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U.S. Commits Billions to National Park Maintenance


By Dan Hounsell Maintenance & Operations
Yosemite National Park

National parks across the United States in recent decades have been struggling under a mounting and massive backlog of deferred maintenance. Now, some help is on the way.

The recent enactment of the Great American Outdoors Act establishes the National Park and Public Land Legacy Restoration Fund and provides permanent funding for the Land and Water Conservation Fund, according to the Tri-State Livestock News.

The act includes the “provides critical support to our national parks and will help to ensure these facilities can continue to safely serve visitors for years to come,” says John Hoeven, R-N.D. “That is not only important for the preservation of our history and landscapes, but it will also strengthen our parks’ contributions to local economies across the country, just as the Theodore Roosevelt National Park does in North Dakota.”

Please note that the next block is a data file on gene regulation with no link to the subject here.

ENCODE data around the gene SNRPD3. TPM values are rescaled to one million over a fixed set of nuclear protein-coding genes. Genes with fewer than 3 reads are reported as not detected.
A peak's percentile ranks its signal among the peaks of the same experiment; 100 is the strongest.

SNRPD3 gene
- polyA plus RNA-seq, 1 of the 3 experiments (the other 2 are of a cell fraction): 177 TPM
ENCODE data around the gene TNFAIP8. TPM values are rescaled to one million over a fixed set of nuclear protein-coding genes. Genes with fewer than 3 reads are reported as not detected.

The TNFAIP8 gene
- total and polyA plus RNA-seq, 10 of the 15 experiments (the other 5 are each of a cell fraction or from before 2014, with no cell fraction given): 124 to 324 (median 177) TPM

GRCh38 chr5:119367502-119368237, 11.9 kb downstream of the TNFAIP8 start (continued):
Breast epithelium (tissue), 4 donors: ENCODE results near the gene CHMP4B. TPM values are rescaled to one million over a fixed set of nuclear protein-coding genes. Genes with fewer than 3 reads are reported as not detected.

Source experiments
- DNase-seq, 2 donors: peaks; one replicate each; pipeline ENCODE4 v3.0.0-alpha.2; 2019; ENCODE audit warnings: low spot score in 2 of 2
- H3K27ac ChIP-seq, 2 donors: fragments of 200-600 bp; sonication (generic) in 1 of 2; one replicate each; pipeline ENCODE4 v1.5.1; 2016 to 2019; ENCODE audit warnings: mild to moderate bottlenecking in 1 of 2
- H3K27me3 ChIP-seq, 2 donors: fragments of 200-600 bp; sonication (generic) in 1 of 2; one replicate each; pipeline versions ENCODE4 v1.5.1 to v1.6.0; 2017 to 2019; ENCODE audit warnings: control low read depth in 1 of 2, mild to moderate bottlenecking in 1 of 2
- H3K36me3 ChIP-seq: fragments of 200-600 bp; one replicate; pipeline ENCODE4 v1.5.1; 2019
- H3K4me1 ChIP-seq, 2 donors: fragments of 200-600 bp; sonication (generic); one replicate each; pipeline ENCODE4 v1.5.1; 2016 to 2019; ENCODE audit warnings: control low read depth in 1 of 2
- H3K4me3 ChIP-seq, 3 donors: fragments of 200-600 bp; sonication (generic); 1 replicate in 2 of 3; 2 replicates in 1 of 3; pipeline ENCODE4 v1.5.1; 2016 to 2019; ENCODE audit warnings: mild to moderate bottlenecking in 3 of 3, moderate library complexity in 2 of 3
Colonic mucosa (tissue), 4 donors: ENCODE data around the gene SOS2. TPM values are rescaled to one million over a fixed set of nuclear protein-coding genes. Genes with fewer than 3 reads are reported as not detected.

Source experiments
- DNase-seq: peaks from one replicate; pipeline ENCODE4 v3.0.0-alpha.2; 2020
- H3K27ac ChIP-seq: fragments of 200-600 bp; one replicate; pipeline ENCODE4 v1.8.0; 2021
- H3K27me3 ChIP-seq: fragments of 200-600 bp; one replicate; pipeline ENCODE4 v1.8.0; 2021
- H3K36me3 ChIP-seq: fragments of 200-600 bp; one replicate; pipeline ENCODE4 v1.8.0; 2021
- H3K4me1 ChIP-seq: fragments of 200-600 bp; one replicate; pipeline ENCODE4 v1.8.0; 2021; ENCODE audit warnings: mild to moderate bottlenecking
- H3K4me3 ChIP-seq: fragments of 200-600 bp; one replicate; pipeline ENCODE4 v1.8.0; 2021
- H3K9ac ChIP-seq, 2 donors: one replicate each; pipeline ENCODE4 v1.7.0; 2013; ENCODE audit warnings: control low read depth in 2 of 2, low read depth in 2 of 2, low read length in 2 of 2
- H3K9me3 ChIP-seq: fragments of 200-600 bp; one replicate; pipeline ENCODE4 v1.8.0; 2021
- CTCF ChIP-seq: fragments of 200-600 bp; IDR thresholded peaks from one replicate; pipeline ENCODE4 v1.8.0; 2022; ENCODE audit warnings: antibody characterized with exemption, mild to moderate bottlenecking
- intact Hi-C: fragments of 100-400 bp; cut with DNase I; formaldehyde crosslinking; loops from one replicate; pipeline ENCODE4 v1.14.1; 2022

Specifically, the law will create a National Park and Public Lands Legacy Restoration Fund using excess revenue from on and offshore energy production on federal lands. This would provide up to $1.9 billion per year for facilities and projects under the NPS, Forest Service, Fish and Wildlife Service, Bureau of Land Management and the Bureau of Indian Education.

Seventy percent of these funds would be dedicated to the National Parks Service and would help address the agency’s maintenance backlog. These revenues already accrue to the federal government, and accordingly, the legislation requires no new taxes and would not impact mineral and energy revenues that go to the states.

Dan Hounsell is editor of Facility Maintenance Decisions.

 

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